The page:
With the onset of the January 2011 revolution came challenge minds and cynicism. The internet transformed how knowledge is gathered. Surely, videos of Al-Shaarawy’s opinions bubbled up. “Some people became aware of the lie that is his branding as a moderate Islamic scholar,” said Thabet. Tadros notes that change can be observed in the way the legacy of Pope Shenouda is being contested.

Nonetheless, the mainstream clings to old taboos, Tadros stated. “[Pope Shenouda] was not a brilliant theologian. He was actually a very bad one. But he was a brilliant simplifier who explained big ideas in simple words. So he was a man of the masses,” held Tadros.

Ignorance weighs in on intolerance of the other, whether the other is an opinion or a person. The experts Raseef22 interviewed agree that Egypt’s educational system does not allow for independent thinking, nor does it include learning about different religions within other cultures.

Meanwhile, there is a systematic, legal hindrance to religious freedom of expression in Egypt, asserted Mandour. Because of Article 98W of the Penal Code, known as the Blasphemy Law, numerous researchers and writers fear discussing different ideas, or have a limit to what they can say. The law uses elusive language to punish “whoever misuses religion... to harm the national unity and social coherence”.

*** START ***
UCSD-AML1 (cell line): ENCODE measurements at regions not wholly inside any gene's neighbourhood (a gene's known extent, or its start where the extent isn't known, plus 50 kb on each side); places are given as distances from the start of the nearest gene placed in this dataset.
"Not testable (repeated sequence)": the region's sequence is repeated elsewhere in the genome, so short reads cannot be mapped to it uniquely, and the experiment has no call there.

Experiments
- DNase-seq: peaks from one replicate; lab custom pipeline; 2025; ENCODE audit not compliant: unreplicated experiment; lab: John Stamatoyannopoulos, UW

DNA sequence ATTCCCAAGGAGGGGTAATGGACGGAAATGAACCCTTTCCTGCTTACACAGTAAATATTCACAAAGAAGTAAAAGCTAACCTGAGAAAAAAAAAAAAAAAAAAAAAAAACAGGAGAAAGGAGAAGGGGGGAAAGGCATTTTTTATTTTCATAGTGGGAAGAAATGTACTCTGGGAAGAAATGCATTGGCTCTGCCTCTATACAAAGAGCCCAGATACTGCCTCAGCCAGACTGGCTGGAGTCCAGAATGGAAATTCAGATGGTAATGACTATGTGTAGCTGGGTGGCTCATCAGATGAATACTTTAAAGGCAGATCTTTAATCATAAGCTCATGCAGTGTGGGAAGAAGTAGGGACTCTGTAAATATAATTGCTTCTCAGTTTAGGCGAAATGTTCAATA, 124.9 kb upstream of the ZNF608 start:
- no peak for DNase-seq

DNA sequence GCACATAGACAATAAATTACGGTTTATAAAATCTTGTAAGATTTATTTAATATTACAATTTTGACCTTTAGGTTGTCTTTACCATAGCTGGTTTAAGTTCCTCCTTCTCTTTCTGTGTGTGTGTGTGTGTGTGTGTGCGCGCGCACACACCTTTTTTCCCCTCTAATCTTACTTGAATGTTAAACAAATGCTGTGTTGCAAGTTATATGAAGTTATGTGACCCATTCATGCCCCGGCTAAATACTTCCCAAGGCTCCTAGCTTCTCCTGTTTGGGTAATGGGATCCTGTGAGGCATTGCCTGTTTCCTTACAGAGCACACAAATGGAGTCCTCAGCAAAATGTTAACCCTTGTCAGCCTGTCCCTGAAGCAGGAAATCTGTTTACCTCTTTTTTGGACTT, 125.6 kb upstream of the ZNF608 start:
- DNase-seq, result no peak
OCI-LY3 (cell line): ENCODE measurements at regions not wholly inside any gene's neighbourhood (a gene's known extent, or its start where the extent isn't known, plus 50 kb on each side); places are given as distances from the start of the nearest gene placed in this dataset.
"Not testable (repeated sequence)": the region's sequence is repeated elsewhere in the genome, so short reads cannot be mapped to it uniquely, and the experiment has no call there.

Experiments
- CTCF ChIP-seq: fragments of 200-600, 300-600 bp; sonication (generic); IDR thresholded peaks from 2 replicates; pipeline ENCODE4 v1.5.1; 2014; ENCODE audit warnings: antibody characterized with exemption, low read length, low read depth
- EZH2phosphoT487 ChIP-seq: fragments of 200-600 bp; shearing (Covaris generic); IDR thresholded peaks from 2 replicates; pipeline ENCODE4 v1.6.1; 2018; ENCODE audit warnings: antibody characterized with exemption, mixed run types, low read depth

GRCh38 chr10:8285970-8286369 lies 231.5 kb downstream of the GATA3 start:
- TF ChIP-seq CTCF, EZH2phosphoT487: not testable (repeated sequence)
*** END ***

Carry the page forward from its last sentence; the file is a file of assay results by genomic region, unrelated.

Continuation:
In 1992, Professor Farag Fouda was assassinated after a committee of clerics at al-Azhar accused him of blasphemy. Fouda’s writings had been critical of the growing influence of Islamists and Islamic Fundamentalism in Egypt.

“In a perfect world people can form a balanced view, understanding a [person’s] complexities,'' Tadros said. “But in our world, in our Egypt, [things] can either be black or white”.

Tadros posed a pivotal question: “If God himself gave me freedom to reject Him, how on earth should I or anyone else take that freedom away?”